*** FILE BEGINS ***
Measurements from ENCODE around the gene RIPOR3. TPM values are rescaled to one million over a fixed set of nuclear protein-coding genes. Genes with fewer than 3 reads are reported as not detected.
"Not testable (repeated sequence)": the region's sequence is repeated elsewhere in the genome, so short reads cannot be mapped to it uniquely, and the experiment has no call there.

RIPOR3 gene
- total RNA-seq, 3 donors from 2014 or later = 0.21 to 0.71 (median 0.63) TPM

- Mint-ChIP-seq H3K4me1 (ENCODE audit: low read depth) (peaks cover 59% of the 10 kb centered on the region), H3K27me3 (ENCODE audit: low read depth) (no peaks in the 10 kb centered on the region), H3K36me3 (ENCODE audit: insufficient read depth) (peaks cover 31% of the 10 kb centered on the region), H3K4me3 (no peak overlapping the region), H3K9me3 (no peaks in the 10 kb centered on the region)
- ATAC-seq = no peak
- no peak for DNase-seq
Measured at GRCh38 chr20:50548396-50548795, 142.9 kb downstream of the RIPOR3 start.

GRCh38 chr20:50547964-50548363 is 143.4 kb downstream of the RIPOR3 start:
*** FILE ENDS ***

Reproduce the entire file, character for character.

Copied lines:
Measurements from ENCODE around the gene RIPOR3. TPM values are rescaled to one million over a fixed set of nuclear protein-coding genes. Genes with fewer than 3 reads are reported as not detected.
"Not testable (repeated sequence)": the region's sequence is repeated elsewhere in the genome, so short reads cannot be mapped to it uniquely, and the experiment has no call there.

RIPOR3 gene
- total RNA-seq, 3 donors from 2014 or later = 0.21 to 0.71 (median 0.63) TPM

- Mint-ChIP-seq H3K4me1 (ENCODE audit: low read depth) (peaks cover 59% of the 10 kb centered on the region), H3K27me3 (ENCODE audit: low read depth) (no peaks in the 10 kb centered on the region), H3K36me3 (ENCODE audit: insufficient read depth) (peaks cover 31% of the 10 kb centered on the region), H3K4me3 (no peak overlapping the region), H3K9me3 (no peaks in the 10 kb centered on the region)
- ATAC-seq = no peak
- no peak for DNase-seq
Measured at GRCh38 chr20:50548396-50548795, 142.9 kb downstream of the RIPOR3 start.

GRCh38 chr20:50547964-50548363 is 143.4 kb downstream of the RIPOR3 start: